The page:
skip to content


September, 15, 2019


If you prefer to listen/watch, versus read, this video is for you.

So as I’m doing all of this research to plan my transition out of the active duty Army, I did a lot of introspection and analysis on what was driving me away from the Army. Maybe some of these will also resonate with you or maybe you’ll have some feedback on where you feel my perspective is inaccurate…

Like many junior officers, I came to conclude a few things:

  • I want more freedom and career flexibility than the Army allows for. I can’t go on an overseas trip without a lot of paperwork and explanation. I don’t have the ability to truly control my destiny in a meaningful way. Sure, I can influence things to some degree depending on the circumstances, but I don’t own my life. The Army owns my life. Because of my GRADSO (Graduate School Additional Duty Service Obligation), I owed an additional three years of time to the Army on top of my initial five year active duty commitment coming out of West Point. Let’s just say that the GRADSO was not the best choice for me. Mistakes were made and I don’t regret it, but it definitely created a very rigid path I had to follow with little to no options to customize.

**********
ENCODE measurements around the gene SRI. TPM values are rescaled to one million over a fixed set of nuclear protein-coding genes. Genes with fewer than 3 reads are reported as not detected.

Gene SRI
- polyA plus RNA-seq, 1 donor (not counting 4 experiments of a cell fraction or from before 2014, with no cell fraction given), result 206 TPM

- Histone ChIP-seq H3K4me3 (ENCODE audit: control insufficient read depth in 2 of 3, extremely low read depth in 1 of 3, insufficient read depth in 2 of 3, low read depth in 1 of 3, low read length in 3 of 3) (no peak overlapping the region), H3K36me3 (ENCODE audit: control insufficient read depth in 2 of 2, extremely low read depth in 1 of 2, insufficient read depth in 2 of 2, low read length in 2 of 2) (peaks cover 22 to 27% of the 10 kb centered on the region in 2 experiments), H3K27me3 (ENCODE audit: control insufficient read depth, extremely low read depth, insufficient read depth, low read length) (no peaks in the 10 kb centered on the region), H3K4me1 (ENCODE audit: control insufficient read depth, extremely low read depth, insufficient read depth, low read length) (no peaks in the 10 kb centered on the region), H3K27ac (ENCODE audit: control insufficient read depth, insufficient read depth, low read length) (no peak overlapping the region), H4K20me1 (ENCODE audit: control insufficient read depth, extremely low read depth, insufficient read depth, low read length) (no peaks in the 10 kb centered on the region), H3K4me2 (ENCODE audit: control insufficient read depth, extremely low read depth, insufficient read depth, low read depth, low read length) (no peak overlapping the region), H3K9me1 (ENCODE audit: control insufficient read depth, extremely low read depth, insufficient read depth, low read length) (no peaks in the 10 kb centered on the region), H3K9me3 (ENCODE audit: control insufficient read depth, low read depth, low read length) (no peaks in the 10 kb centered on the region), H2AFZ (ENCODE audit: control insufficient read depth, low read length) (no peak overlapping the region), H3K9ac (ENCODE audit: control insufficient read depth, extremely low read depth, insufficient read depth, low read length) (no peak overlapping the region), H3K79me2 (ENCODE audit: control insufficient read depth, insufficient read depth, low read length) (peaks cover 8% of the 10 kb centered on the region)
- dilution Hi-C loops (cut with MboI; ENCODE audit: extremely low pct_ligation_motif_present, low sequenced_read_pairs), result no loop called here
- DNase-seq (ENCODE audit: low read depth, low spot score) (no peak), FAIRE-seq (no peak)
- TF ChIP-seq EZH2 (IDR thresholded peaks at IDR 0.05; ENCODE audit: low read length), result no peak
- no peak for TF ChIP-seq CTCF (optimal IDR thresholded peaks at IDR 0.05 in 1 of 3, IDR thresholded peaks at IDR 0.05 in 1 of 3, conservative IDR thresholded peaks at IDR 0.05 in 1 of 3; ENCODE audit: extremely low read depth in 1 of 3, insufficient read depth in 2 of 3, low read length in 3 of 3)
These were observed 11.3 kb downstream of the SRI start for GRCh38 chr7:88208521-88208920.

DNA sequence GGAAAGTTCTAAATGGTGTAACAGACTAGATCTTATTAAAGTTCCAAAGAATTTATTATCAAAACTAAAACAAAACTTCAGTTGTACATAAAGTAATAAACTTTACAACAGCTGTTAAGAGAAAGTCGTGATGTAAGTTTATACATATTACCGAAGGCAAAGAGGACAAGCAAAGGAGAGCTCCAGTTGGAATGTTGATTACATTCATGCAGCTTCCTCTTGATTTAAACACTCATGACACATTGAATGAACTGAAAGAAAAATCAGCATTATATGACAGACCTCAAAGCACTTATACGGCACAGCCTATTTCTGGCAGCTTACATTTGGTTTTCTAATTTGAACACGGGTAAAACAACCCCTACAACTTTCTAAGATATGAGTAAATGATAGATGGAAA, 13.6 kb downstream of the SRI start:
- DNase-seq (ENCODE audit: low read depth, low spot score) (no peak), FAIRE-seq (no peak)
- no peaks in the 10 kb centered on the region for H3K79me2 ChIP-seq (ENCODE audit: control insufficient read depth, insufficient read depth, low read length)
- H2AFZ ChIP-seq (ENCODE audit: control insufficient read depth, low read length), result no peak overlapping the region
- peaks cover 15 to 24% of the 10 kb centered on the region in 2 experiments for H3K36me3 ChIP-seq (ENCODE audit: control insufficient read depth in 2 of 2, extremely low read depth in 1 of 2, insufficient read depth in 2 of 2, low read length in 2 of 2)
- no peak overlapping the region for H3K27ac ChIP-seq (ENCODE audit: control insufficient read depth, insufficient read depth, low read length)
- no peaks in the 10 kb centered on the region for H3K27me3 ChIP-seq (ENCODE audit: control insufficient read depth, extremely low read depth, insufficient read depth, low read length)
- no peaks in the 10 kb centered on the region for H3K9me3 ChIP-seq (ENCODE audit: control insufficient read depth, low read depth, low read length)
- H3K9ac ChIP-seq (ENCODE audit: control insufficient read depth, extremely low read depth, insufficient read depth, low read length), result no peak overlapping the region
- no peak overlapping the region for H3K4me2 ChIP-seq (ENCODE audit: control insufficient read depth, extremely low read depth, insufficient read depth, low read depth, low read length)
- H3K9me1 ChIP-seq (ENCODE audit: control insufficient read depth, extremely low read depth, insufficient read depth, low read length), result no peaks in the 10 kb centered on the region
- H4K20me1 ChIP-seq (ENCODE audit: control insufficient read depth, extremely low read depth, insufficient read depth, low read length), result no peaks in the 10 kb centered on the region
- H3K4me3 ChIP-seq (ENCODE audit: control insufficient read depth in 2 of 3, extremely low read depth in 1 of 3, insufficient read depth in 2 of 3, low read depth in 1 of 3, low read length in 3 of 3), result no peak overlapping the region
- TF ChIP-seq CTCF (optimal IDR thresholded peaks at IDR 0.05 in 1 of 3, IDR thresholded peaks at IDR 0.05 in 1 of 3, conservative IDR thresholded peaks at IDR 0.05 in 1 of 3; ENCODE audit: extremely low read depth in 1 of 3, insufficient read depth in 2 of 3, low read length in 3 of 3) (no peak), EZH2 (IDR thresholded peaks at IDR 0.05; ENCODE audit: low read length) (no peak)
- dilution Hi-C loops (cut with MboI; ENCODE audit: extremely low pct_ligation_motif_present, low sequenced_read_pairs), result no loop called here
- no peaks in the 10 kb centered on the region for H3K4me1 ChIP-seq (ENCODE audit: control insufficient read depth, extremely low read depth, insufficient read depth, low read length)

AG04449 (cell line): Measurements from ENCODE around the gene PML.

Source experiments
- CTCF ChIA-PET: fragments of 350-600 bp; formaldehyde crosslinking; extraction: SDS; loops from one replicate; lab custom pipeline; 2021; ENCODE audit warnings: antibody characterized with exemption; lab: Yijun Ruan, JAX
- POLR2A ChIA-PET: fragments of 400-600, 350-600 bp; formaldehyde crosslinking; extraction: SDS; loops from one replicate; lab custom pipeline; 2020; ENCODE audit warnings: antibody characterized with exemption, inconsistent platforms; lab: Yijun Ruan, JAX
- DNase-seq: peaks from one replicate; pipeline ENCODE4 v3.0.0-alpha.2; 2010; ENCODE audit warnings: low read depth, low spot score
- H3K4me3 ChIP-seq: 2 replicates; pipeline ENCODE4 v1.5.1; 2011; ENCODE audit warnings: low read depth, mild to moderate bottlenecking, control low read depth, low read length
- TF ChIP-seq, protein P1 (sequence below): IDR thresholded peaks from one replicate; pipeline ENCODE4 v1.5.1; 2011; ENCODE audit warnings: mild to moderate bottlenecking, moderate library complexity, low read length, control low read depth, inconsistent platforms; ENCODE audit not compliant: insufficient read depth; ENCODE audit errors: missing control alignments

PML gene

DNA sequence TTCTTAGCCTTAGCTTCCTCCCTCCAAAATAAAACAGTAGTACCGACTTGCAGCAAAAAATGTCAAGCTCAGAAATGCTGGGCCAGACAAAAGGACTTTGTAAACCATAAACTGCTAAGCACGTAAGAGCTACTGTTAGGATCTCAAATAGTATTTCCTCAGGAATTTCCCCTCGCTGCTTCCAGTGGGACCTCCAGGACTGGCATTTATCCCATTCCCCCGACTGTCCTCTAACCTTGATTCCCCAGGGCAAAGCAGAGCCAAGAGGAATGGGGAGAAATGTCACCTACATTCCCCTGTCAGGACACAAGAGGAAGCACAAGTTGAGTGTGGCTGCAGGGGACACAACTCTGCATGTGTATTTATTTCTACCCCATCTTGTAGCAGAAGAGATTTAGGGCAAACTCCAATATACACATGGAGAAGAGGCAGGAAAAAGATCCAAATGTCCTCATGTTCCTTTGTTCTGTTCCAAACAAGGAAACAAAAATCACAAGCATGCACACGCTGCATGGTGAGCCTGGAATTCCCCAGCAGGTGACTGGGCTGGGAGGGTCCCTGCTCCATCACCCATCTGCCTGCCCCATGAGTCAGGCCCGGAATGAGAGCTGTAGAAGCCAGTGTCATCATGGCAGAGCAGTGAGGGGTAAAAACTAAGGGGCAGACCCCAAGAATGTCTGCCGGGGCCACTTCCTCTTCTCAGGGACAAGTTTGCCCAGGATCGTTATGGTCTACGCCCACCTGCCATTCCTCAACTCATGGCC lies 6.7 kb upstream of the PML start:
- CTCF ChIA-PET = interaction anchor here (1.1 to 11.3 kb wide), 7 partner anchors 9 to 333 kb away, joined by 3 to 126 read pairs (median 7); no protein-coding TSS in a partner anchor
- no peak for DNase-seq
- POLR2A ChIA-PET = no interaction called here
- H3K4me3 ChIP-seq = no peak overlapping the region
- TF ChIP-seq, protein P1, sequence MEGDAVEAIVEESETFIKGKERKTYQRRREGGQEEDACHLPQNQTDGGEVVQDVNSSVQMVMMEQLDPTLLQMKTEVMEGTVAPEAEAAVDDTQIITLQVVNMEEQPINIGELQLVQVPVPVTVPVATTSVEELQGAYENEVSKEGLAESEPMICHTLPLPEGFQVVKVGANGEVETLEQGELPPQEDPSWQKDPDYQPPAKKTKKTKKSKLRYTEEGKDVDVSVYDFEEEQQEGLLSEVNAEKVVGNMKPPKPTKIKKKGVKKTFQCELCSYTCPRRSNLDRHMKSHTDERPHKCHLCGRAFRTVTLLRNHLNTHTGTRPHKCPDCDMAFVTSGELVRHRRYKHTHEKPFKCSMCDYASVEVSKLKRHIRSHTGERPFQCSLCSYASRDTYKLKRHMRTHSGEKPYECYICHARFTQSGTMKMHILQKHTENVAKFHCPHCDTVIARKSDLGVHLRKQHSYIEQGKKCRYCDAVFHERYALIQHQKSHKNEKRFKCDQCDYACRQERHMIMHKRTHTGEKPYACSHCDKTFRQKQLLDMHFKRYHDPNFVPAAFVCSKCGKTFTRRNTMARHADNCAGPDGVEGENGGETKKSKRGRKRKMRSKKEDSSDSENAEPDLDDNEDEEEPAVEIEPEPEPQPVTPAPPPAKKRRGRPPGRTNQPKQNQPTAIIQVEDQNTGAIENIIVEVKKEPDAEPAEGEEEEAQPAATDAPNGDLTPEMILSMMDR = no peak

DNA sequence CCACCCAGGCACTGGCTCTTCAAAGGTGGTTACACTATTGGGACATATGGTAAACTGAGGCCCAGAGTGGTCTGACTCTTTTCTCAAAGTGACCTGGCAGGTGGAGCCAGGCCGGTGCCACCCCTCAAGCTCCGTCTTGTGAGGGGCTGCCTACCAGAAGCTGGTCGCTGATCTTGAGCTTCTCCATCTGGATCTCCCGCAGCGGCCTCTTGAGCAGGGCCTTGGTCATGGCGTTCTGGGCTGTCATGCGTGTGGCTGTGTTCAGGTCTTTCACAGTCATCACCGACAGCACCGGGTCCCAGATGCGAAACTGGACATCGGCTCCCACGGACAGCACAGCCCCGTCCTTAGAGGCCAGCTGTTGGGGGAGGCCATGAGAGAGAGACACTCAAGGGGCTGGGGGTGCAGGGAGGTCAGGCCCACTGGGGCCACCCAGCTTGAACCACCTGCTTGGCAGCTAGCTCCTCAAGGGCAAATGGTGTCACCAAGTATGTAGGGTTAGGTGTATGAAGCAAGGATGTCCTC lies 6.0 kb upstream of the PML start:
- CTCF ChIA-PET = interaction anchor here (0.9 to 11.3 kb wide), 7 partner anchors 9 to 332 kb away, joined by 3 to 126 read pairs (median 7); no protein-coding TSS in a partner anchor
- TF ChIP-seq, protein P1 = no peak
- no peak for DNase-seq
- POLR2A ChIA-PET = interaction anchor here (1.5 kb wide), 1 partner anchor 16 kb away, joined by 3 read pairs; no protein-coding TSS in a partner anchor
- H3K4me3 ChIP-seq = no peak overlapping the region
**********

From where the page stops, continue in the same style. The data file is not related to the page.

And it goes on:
• I observed the organizational norm of doing things a certain way because “this is the way we’ve always done them.” I don’t necessarily think that’s always a bad thing. It just is the way it is. Large, bureaucratic organizations have historical knowledge and deeply entrenched cultures, policies, and procedures that smaller, flatter organizations simply don’t. There are pros and cons to both, and I understand that. People try to talk me into staying in the Army because “the civilian workplace is just as bad.” It’s hard to take that statement seriously when it’s coming from folks who have spent their entire lives…in the Army. Bureaucracies are a very necessary thing–I just don’t necessarily want to spend my entire life working within one. NOT that there’s anything wrong with that for those who choose that path and thrive within it. I just personally prefer to exist outside of those confines for now.